A deep clear was booked for 7am this morning by specialist cleaners, the post said.
"We understand people may be concerned but we want to assure you that we are taking necessary precautions to keep our staff and customers safe."
No locations of interest in Napier have been posted on the Ministry of Health website as of 12.30pm today.
Hawke's Bay District Health Board said last night: "The case agreed with public health to go to a community isolation facility so appropriate health and welfare needs could be met over the coming days."
Police were working together with the Ministry of Health on the circumstances in which the person who later tested positive for Covid-19 left Auckland for Napier.
Mayor warns of 'somewhat dire' modelling for Waikato
Meanwhile Ōtorohanga mayor Max Baxter has issued a grim warning for the Waikato, saying modelling for the Waikato indicates a dire situation for the region for December with a huge increase in Covid cases predicted.
Baxter's warning comes after Ōtorohanga - one of the region's hot spots - has not recorded any new cases over the past few days.
"All the modelling that has been done indicates a somewhat dire situation for the Waikato for December with a huge increase in positive Covid cases across the region predicted," Baxter said on social media.
"Therefore please continue with ensuring you stay safe as possible. Ōtorohanga vaccination rates are still 10 per cent lower than our neighbouring councils of Waipa and Waitomo so if you are still considering getting vaccinated please make that move now for your own protection."
Yesterday there were 149 new community Covid cases reported, with 83 people in hospital.
Most were in Auckland, but a small number popped up in Northland, the Waikato, Bay of Plenty and Canterbury.
Then later in the day, two more cases popped up in Northland.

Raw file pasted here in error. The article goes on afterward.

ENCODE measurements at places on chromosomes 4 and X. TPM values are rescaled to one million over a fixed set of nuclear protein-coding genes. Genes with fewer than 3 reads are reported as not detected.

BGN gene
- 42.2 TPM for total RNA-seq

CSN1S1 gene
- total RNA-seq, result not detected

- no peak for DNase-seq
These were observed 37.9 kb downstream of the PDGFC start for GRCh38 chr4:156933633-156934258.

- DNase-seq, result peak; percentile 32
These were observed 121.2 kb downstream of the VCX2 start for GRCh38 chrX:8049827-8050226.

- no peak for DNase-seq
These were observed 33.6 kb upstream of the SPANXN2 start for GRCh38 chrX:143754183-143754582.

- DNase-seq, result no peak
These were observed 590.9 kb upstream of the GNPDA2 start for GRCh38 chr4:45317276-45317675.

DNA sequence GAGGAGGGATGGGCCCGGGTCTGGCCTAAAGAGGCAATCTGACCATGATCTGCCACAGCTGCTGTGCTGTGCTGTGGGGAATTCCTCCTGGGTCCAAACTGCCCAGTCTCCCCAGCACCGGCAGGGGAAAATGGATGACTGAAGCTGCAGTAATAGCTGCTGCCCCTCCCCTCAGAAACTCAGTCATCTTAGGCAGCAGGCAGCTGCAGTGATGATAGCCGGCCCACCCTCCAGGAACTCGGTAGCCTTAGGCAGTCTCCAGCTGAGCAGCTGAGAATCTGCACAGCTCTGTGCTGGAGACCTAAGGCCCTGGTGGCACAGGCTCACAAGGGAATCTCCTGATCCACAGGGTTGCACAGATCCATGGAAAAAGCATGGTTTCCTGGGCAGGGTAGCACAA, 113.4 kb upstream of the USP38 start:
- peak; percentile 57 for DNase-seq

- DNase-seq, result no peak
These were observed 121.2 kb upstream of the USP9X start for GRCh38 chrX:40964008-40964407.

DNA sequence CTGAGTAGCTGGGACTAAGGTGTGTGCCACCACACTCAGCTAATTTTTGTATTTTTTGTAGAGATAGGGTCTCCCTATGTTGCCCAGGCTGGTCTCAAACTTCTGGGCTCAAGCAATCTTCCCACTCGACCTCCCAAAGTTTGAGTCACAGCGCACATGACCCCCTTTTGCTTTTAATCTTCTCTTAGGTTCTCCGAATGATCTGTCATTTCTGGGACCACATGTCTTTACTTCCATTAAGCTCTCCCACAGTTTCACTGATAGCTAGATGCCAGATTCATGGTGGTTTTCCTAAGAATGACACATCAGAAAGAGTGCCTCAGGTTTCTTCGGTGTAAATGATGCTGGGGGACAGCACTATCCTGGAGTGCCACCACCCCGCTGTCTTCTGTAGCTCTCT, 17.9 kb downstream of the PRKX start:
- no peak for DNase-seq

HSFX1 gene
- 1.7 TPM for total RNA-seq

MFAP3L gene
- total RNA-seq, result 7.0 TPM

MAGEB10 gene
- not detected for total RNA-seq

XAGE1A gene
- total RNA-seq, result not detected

Combined with the 172 cases published on Saturday, which included a Wellington case, it appears Covid has now reached most parts of the North Island and isolated cases are now appearing in the South Island too.
But majority of infected people outside of Auckland still have a clear link to the main outbreak in the city.
Last week, the country hit a new record for the highest number of daily community Covid cases. On Tuesday, 222 new cases were reported.
Change in alert levels
This morning, Ardern said the city was unlikely to see any change to alert levels today.
"Cabinet will give some consideration to the meantime, but we are not expecting significant changes."
Her message to hairdressers and cafe and restaurant owners was: "Plan for the 29th, when Cabinet would meet to decide when to move to the traffic light system."
Vaccination rates reaching 90 per cent coverage in many parts of the city was making a huge difference. In comparison with when the country went into lockdown, in mid-August, the vaccination rate was about 20 per cent, Ardern told Breakfast.
The Government wanted to move to the traffic light system with community Covid case numbers that were as low as possible.
Te Pūnaha Matatini modeller Shaun Hendy said the situation was "looking better in Auckland" but case numbers may soon peak in the city.
The "R" rate, which measures how much the virus has been spreading, had been "falling over the last few weeks, which suggests the vaccine rollout is starting to get ahead of the outbreak in Auckland at least".
He said a move to 3.3 was a "big one" because indoor hospitality was a "clear risk, and arguably less safe than opening under the traffic light system".
"At this stage, it might be prudent to wait a week until we transition to the new system to avoid confusion and taking on extra risk."
Alert level 3.3
Moving to alert level 3.3 would mean hospitality venues could open to indoor dining with an allowance of up to 50 people.
Facilities like cinemas, casinos and theatres could open with a limit of 50 people in a "defined space," wearing face coverings and 2-metre physical distancing.
Outdoor gatherings get bigger, with 50 people allowed.
Epidemiologist Michael Baker said he was not in favour of moving Auckland to alert 3.3, saying those settings could "really accelerate transmission", given that it would allow people to congregate in more indoor settings.
"I would be much more concerned about 3.3 that has people going into a large number of indoor environments."